Built around three large new sculptural commissions, the exhibition takes as its starting point Buckley’s investigations into the space between blackness and Britishness.
Informed in part by his experience of growing up in Chapeltown, Leeds, as well as his research at Leeds’ Royal Armouries during a residency period at The Tetley, the three new commissions: Psychic Armour for Black Northerners, Brotherhood Tapestry and Better Clone Sons are set against a collection of smaller works. Brotherhood Tapestry weaves the audience through familiar and unfamiliar imagery – from historical references to West African mask-making and medieval armour, through British Modernist sculpture to the dystopian present and various Science Fictions. Taken as a whole, the exhibition gives a voice to the bleakness of the times in which we live by synthesising the comfortable and the challenging.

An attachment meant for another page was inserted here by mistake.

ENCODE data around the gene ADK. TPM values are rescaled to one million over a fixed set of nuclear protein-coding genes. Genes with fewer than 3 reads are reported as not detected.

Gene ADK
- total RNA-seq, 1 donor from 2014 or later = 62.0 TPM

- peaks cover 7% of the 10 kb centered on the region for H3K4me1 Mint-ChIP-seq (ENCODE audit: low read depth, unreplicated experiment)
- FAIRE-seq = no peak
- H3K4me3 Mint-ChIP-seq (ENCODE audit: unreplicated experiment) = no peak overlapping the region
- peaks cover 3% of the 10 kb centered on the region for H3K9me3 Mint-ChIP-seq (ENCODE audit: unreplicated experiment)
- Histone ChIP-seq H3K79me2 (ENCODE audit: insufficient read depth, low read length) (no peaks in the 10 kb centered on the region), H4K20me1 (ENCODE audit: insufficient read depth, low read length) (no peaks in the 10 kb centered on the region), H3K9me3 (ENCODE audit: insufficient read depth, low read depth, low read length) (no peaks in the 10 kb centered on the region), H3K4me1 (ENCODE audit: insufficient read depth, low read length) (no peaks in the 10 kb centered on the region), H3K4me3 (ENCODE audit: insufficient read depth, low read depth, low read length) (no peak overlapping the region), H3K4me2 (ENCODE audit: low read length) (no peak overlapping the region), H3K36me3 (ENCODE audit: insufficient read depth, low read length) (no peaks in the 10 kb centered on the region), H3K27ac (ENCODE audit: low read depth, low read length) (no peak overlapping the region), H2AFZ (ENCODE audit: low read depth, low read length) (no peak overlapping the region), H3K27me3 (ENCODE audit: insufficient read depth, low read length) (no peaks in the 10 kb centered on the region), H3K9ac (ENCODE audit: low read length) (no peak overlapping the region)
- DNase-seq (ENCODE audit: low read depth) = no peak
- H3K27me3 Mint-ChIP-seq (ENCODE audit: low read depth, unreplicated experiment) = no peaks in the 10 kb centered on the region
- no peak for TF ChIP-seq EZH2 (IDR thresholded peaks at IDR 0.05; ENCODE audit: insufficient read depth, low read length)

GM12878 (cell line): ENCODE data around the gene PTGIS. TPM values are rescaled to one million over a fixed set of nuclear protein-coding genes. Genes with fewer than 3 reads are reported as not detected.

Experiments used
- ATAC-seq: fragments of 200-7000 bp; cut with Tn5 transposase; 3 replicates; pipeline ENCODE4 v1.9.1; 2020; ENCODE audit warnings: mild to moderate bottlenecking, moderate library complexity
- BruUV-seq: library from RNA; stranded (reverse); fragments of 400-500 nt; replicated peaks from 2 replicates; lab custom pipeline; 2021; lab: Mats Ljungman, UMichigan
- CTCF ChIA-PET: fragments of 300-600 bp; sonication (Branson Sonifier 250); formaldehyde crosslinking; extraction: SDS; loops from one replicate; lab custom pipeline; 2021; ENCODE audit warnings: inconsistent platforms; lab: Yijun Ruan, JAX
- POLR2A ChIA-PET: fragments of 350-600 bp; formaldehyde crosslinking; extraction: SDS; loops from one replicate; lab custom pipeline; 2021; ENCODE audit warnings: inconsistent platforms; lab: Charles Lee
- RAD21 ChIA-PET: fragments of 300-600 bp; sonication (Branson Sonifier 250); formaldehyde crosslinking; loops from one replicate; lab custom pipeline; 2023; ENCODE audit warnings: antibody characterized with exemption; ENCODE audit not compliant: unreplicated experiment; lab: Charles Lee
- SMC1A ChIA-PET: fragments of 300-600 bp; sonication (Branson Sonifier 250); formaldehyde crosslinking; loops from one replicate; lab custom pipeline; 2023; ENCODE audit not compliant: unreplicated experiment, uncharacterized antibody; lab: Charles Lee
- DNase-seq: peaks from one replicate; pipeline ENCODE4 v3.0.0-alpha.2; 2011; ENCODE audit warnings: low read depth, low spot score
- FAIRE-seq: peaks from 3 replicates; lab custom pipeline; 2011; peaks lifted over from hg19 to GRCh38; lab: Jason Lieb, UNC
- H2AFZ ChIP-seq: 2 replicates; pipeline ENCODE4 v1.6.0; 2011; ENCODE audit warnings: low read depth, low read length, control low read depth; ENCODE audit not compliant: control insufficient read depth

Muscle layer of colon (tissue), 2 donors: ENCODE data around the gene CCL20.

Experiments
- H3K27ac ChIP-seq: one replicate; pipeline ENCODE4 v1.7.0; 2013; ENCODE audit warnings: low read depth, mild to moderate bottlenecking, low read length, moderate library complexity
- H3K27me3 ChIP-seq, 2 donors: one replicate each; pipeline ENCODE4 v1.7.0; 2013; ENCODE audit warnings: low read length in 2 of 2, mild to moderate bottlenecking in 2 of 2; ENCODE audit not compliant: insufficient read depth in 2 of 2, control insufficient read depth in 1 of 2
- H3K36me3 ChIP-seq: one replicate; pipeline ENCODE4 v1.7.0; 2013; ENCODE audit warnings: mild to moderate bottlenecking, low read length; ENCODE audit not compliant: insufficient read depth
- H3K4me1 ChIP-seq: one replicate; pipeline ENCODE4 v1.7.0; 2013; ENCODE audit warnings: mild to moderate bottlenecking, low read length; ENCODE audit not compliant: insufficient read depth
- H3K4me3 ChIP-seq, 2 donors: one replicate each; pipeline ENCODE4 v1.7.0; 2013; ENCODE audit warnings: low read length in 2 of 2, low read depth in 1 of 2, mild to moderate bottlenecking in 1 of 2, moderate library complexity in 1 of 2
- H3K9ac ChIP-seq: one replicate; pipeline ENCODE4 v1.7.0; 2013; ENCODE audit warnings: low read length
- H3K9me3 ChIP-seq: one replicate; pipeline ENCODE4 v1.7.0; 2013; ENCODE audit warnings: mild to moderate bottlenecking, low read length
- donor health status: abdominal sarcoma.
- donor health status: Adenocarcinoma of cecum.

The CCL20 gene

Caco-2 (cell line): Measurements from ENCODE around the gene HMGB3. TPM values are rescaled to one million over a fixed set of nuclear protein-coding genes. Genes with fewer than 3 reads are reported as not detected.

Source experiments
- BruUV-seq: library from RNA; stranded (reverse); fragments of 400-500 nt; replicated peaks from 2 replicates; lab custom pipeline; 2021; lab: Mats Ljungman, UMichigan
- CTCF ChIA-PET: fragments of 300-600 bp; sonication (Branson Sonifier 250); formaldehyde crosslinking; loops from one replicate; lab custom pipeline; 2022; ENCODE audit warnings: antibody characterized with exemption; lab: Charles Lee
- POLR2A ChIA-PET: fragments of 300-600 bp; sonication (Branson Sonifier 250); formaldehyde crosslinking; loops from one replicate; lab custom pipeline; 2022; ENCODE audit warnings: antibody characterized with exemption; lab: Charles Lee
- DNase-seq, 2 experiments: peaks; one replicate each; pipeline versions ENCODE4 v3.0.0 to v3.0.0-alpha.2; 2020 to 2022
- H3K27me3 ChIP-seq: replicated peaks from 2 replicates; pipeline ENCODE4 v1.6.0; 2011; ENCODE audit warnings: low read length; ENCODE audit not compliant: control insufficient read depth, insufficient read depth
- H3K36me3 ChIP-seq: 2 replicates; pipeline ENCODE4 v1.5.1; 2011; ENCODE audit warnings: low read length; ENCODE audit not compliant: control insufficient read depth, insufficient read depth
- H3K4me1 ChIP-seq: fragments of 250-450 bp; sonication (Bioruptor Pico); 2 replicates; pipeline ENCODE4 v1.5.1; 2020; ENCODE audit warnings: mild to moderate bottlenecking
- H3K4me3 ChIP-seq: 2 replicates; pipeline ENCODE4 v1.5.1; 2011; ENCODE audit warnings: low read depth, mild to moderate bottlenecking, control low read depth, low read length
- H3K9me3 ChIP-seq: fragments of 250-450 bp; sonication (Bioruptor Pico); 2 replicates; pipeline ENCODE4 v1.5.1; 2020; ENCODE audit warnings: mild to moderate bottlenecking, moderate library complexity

Brotherhood Tapestry is supported by The Elephant Trust and runs alongside 50 Years of Leeds West Indian Carnival, an exhibition exploring and celebrating the 50th anniversary of Leeds West Indian Carnival.